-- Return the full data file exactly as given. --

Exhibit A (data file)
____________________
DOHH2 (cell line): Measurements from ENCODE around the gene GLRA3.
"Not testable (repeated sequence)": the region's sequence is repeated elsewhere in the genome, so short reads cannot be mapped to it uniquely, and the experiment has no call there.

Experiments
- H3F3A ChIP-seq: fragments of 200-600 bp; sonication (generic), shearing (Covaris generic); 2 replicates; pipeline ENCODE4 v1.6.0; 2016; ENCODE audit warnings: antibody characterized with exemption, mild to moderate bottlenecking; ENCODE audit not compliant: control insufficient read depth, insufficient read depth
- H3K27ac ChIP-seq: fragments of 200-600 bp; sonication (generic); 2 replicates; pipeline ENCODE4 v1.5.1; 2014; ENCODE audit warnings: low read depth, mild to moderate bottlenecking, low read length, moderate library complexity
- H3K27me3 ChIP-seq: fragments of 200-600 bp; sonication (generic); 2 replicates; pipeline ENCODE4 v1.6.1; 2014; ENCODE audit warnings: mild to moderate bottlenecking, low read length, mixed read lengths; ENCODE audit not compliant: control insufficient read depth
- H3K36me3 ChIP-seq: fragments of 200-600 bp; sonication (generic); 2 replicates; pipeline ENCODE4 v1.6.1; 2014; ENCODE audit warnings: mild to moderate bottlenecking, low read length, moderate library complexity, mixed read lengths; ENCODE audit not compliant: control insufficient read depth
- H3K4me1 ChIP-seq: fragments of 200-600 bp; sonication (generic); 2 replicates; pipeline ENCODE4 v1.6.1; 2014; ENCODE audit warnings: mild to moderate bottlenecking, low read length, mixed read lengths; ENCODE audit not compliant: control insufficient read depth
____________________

DOHH2 (cell line): Measurements from ENCODE around the gene GLRA3.
"Not testable (repeated sequence)": the region's sequence is repeated elsewhere in the genome, so short reads cannot be mapped to it uniquely, and the experiment has no call there.

Experiments
- H3F3A ChIP-seq: fragments of 200-600 bp; sonication (generic), shearing (Covaris generic); 2 replicates; pipeline ENCODE4 v1.6.0; 2016; ENCODE audit warnings: antibody characterized with exemption, mild to moderate bottlenecking; ENCODE audit not compliant: control insufficient read depth, insufficient read depth
- H3K27ac ChIP-seq: fragments of 200-600 bp; sonication (generic); 2 replicates; pipeline ENCODE4 v1.5.1; 2014; ENCODE audit warnings: low read depth, mild to moderate bottlenecking, low read length, moderate library complexity
- H3K27me3 ChIP-seq: fragments of 200-600 bp; sonication (generic); 2 replicates; pipeline ENCODE4 v1.6.1; 2014; ENCODE audit warnings: mild to moderate bottlenecking, low read length, mixed read lengths; ENCODE audit not compliant: control insufficient read depth
- H3K36me3 ChIP-seq: fragments of 200-600 bp; sonication (generic); 2 replicates; pipeline ENCODE4 v1.6.1; 2014; ENCODE audit warnings: mild to moderate bottlenecking, low read length, moderate library complexity, mixed read lengths; ENCODE audit not compliant: control insufficient read depth
- H3K4me1 ChIP-seq: fragments of 200-600 bp; sonication (generic); 2 replicates; pipeline ENCODE4 v1.6.1; 2014; ENCODE audit warnings: mild to moderate bottlenecking, low read length, mixed read lengths; ENCODE audit not compliant: control insufficient read depth